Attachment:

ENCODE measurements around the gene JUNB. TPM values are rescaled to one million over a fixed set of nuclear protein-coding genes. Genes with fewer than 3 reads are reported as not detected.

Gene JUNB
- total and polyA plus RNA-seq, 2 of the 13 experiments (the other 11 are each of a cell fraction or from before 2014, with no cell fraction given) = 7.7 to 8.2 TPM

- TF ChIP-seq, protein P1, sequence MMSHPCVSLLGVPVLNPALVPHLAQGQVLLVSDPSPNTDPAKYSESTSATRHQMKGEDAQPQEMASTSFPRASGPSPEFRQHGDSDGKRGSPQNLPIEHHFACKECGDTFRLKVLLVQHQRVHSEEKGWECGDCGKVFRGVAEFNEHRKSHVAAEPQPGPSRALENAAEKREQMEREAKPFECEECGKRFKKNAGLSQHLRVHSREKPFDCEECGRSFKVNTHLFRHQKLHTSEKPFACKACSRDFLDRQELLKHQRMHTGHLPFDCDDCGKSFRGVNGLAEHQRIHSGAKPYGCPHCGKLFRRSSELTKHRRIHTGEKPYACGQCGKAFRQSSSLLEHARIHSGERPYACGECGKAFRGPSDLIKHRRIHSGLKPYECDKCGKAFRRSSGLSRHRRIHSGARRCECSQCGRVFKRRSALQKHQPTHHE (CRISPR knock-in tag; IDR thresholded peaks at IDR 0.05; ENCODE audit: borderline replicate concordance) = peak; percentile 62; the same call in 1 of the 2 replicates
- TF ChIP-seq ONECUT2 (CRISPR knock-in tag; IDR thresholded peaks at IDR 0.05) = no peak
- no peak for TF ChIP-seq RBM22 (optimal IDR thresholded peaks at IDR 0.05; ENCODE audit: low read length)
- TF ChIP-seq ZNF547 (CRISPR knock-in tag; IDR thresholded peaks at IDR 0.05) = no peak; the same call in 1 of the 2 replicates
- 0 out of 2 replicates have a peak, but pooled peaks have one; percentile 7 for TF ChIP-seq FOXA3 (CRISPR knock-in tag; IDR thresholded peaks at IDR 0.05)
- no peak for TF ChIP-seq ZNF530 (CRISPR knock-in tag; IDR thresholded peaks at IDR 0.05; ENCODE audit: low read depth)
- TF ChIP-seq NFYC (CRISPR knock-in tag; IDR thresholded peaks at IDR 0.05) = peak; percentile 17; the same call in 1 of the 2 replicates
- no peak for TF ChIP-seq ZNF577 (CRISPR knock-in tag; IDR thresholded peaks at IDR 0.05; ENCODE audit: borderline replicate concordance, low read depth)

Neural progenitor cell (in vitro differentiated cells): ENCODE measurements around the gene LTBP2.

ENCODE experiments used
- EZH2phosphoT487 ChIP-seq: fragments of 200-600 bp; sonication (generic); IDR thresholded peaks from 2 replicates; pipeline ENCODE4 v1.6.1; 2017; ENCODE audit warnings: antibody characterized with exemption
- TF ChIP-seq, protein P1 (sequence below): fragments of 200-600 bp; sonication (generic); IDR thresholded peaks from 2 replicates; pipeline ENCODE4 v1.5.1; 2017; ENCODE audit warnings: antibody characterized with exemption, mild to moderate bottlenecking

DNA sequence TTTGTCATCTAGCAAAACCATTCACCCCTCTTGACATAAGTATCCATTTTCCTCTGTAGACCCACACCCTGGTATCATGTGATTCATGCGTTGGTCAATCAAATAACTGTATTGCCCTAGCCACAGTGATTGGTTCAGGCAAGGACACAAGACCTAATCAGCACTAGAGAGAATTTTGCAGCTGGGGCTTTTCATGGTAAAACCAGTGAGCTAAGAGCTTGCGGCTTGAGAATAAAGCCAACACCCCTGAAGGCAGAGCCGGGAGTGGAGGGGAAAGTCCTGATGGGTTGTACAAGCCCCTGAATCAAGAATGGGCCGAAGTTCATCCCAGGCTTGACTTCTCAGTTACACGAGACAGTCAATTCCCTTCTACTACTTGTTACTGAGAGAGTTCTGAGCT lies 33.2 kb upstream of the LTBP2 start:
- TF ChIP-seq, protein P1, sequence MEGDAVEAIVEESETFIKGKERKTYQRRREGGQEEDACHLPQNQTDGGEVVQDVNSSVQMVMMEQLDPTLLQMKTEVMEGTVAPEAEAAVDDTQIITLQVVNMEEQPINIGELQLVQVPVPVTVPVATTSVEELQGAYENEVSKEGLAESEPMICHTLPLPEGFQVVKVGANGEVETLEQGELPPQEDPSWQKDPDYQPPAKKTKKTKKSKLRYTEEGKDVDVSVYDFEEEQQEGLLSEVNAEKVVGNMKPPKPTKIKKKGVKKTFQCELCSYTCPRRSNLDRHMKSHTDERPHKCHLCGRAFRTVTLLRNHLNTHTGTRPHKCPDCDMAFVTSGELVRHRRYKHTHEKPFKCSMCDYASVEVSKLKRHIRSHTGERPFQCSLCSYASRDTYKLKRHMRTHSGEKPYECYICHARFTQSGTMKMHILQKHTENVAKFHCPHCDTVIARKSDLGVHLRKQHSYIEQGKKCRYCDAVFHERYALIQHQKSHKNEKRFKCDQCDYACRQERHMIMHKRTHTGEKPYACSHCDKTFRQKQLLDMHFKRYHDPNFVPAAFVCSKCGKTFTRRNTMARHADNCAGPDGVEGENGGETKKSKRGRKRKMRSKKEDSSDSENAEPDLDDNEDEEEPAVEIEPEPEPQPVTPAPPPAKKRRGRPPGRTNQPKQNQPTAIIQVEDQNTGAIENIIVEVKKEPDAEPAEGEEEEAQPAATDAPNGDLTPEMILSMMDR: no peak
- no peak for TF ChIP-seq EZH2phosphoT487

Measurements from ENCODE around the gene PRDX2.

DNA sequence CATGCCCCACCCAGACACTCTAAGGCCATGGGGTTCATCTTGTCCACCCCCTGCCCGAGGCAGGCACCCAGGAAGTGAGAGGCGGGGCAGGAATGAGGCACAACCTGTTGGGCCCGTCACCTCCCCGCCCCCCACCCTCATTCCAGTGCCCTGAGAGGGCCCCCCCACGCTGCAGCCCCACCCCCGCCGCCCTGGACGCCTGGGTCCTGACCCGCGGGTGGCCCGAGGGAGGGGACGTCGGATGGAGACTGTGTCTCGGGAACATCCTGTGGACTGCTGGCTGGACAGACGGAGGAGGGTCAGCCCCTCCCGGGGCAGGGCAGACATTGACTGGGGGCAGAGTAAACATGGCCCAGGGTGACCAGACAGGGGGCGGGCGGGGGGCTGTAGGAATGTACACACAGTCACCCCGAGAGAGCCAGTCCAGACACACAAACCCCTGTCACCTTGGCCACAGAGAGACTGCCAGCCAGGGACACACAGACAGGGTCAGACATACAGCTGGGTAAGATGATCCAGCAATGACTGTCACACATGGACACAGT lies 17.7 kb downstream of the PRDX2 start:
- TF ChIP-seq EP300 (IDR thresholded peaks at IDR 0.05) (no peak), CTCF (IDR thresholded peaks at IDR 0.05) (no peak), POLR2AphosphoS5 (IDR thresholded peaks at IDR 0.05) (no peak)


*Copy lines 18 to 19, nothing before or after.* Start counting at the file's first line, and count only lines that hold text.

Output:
- no peak for TF ChIP-seq EZH2phosphoT487

Measurements from ENCODE around the gene PRDX2.